Tom Lyden grills Archbishop Nienstedt on his sexuality and anti-gay views [VIDEO]
Lyden interviews Archbishop Nienstedt as one of his handlers looks on.
Last week, embattled Archbishop John Nienstedt did the media rounds, granting one-on-one interviews to most local outlets. (Our invitation must've gotten lost in the mail...)
Fox 9 reporter/anchor Tom Lyden's interview with the archbishop was especially noteworthy. Lyden, who's married to a man he's been in a relationship with for more than two decades, grilled Nienstedt about his own sexuality and anti-gay views. The line of questioning culminated in the archbishop acknowledging that his beliefs about the sinfulness of same-sex sexual relations don't seemingly make much sense at all.
Here's a transcript of the portion of Lyden's interview that came right after Nienstedt denied being homosexual or ever having partaken in homosexual relations, followed by the raw video:
Nienstedt: I'm not against gays. I look at all individuals [as] children of God and they deserve the respect and the dignity of their personhood.
Lyden: That's not what you said about Brokeback Mountain the movie. You came out pretty strongly about that being an immoral movie.
N: I was critical of the movie, yes. I don't know if I used the word 'immoral.'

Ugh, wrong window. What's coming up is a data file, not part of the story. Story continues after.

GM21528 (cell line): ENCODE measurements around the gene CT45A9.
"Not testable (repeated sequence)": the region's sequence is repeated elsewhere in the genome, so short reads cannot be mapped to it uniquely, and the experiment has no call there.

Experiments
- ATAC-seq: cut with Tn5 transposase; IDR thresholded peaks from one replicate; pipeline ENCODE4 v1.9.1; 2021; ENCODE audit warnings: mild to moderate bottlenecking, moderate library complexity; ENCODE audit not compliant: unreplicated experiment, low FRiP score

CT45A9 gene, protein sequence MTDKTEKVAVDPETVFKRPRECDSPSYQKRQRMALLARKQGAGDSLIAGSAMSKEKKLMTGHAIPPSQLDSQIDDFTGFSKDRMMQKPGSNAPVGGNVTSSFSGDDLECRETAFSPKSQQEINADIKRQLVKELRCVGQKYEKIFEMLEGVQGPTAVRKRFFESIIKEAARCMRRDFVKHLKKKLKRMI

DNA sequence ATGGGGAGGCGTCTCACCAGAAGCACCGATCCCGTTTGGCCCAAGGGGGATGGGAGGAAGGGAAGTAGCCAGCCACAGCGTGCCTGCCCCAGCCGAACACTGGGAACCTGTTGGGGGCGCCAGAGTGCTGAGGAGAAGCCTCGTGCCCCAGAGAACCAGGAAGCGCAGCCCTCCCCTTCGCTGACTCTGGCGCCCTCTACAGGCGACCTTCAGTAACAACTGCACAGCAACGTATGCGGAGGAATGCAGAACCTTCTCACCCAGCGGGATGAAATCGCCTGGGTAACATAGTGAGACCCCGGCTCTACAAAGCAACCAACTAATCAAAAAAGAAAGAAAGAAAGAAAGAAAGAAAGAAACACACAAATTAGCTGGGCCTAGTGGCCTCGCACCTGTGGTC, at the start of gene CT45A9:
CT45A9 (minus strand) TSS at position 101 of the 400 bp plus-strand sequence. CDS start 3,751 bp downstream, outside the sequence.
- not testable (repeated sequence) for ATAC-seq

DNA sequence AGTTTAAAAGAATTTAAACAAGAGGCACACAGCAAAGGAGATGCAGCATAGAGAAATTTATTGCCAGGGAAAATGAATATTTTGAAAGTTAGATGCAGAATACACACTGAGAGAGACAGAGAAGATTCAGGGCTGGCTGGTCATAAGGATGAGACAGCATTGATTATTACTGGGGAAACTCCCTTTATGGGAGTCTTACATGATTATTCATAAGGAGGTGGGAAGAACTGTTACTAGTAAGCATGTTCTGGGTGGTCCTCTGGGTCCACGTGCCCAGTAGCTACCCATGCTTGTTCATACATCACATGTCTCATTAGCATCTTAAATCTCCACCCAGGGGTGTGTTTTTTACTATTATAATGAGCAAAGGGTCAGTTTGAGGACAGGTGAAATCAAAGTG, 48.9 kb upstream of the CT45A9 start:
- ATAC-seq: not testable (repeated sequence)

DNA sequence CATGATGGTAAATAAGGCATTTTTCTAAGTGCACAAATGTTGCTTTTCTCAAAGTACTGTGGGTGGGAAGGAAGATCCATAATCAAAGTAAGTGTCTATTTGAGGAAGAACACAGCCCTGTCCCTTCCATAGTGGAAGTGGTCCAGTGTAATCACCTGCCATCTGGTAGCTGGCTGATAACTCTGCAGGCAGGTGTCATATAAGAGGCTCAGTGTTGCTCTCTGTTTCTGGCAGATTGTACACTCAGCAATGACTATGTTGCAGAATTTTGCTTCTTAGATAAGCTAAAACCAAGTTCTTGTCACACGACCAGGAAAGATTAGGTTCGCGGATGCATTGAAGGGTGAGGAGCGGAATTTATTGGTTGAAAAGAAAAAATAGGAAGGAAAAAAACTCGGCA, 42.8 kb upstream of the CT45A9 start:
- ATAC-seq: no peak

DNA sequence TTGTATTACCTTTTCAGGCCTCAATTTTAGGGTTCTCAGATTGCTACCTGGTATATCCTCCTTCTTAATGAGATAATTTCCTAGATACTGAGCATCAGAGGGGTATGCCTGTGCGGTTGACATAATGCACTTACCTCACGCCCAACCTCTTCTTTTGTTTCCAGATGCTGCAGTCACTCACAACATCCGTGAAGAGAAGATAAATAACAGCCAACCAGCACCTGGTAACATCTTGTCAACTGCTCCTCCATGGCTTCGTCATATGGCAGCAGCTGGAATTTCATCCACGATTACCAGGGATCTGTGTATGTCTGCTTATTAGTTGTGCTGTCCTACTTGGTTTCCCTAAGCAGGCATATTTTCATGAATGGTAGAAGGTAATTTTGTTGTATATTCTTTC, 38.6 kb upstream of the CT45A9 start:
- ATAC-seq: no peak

L: And yet that seems to contradict what you're telling me now, your criticism of that movie.
N: The church makes a clear distinction between someone who would have an attraction that would be same sex and the behavior itself.
L: So when you say you have nothing against homosexuals, you have nothing against homosexuals as long as they're not having sex.
N: We believe, correctly, that sexual relations take place within the context of a committed marriage relationship.
L: And yet the church is opposed to marriage and you fought gay marriage.
N: I didn't fight gay marriage. I fought for marriage as a traditional understanding of a union between a man and a woman.
L: I don't want to get too off the rails on this issue, and yet there is a contradiction here that I don't think can be denied. On the one hand, you said you're not against homosexual relations as long as they take place in the confines of a marriage, a committed relationship--
N: I didn't say homosexual... [sex is to take place] within the context of a marriage relationship between a man and a woman.
L: Okay. What about homosexuals?
N: Homosexuals need to lead chaste lives.
L: They need to lead celibate lives?
N: Well, yes.
L: Okay. Does that seem reasonable to you, that we should all lead the lives of priests?
N: Well... um...
L: Tell me, archbishop, why should I lead the life of a priest?
A: Because it is of your nature to, um, express yourself sexually through a committed relationship.
L: I am. I've been with the same partner and husband now for 21 years.
Later, Lyden, referring to that exchange, told Nienstedt: "It does not seem to make sense to me as I sit here, what you've just laid out."
"I can understand that, yes," Nienstedt replied.
Asked whether he'd like to clarify anything, Nienstedt asserted, "Well, I think that as we look at the way God made us, God made us to express ourselves sexually between a man and a woman in a committed married relationship."
But the issue Lyden did such a tremendous job highlighting is that the archbishop can't muster good reasons why any thinking person should take heed of "the way God made us" beyond blind deference to Catholic dogma.
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